• Open Access

Wnt signalling in mouse mesenchymal stem cells: impact on proliferation, invasion and MMP expression

Authors

  • Marisa Karow,

    1. Division of Clinical Chemistry and Clinical Biochemistry, Department of Surgery, Ludwig-Maximilians-University of Munich, Munich, Germany
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  • Tanja Popp,

    1. Division of Clinical Chemistry and Clinical Biochemistry, Department of Surgery, Ludwig-Maximilians-University of Munich, Munich, Germany
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  • Virginia Egea,

    1. Division of Clinical Chemistry and Clinical Biochemistry, Department of Surgery, Ludwig-Maximilians-University of Munich, Munich, Germany
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  • Christian Ries,

    1. Division of Clinical Chemistry and Clinical Biochemistry, Department of Surgery, Ludwig-Maximilians-University of Munich, Munich, Germany
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  • Marianne Jochum,

    1. Division of Clinical Chemistry and Clinical Biochemistry, Department of Surgery, Ludwig-Maximilians-University of Munich, Munich, Germany
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  • Peter Neth

    Corresponding author
    1. Division of Clinical Chemistry and Clinical Biochemistry, Department of Surgery, Ludwig-Maximilians-University of Munich, Munich, Germany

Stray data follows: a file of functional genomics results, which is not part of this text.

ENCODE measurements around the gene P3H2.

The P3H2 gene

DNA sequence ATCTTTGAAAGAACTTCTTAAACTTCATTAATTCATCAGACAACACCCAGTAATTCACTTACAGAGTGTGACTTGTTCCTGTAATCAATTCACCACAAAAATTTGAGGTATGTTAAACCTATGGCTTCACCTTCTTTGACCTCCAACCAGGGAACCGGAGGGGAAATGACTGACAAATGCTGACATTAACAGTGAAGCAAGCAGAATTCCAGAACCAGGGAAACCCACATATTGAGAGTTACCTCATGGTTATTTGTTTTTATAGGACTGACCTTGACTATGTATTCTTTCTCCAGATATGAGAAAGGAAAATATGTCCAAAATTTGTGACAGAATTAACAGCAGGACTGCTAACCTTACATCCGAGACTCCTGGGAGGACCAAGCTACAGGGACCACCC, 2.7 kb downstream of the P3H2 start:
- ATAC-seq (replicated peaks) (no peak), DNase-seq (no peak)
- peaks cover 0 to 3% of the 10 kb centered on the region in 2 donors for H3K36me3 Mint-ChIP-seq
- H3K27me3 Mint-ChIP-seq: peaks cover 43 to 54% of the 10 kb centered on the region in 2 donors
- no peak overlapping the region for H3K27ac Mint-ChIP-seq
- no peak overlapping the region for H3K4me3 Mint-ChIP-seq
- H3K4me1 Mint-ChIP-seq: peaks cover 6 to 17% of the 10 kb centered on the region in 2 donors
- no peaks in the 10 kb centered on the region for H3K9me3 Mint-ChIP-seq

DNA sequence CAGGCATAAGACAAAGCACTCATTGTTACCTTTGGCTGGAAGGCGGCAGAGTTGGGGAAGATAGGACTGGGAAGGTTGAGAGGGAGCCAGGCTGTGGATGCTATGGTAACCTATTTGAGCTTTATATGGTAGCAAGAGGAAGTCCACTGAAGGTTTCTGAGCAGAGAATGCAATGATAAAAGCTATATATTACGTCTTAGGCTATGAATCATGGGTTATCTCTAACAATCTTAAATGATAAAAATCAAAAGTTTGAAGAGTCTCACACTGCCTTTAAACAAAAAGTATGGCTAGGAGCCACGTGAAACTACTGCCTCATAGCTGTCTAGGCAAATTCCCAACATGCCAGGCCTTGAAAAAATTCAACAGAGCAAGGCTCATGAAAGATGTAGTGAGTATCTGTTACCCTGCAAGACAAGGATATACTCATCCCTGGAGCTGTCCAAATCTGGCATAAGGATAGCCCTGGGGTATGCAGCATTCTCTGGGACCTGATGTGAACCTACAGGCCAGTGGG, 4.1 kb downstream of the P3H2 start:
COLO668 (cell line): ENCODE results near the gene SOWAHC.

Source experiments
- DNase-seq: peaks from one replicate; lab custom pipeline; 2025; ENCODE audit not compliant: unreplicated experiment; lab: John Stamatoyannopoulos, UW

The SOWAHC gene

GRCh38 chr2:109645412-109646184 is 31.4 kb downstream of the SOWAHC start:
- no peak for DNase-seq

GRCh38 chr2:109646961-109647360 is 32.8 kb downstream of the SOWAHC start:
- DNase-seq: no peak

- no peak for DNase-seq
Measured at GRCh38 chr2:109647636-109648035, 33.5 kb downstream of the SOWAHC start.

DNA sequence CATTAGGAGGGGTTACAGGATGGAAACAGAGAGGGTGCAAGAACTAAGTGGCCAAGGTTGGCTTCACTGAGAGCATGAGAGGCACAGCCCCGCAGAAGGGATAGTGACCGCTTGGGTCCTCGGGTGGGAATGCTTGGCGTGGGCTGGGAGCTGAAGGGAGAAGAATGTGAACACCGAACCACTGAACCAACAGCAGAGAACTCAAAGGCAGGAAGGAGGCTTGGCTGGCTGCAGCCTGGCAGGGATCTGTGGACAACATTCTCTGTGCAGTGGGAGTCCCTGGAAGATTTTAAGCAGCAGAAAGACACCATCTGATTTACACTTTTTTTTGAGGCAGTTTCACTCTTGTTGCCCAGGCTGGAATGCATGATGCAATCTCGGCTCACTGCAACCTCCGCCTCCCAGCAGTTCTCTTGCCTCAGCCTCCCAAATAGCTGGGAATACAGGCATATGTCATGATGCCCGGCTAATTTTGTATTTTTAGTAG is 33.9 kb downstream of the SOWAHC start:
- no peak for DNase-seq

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Correspondence to: Peter NETH, Ph.D., Abteilung für Klinische Chemie und Klinische Biochemie, Chirurgische Klinik und Poliklinik – Innenstadt, Nussbaumstr. 20, 80336 München, Germany.
Tel.: +49-89-5160-2530
Fax: +49-89-5160-4740
E-mail: peter.neth@med.uni-muenchen.de

Abstract

Based on the capacity of mesenchymal stem cells (MSC) to differentiate into multiple cell types in vitro and in vivo, MCS may be a suitable source for cell therapy and regeneration strategies. A prerequisite for effective clinical applications of human MSC (hMSC) is a profound knowledge of signal transduction cascades that mediate processes like proliferation, targeted migration and differentiation. Recently, we identified the canonical Wnt signal transduction pathway as a key player in hMSC proliferation and invasion. To evaluate whether those findings are transferable to the equivalent counterparts in mice, we studied important steps in the wingless/int-1 (Wnt) signal transduction pathway in mouse MSC (mMSC) and mMSC carrying a T cell specific transcription factor (TCF)/lymphoid enhancer binding factor (LEF)-reporter transgene. We found that the induction of the canonical Wnt pathway resulted in the up-regulation of the known Wnt target gene cyclin D1, closely associated with an enhanced proliferation capacity of mMSC. Interestingly, the expression of the Wnt target gene membrane type 1-matrix metalloproteinase (MT1-MMP) was diminished in mMSC upon Wnt3a stimulation, which came along with an impaired invasion. In line with these findings, MMP-2 and MMP-9 expression levels in mMSC were also decreased after Wnt3a treatment. In contrast, inhibition of Wnt signalling by the knockdown of the transcriptional activator β-catenin resulted in an up-regulation of MT1-MMP and mMSC invasion. By comparing these findings with the settings in hMSC, major differences in Wnt-regulated MMP expression were observed in mMSC. Thus, our data advice caution when mouse model systems represent the pre-clinical validation of MSC-mediated therapeutical approaches.

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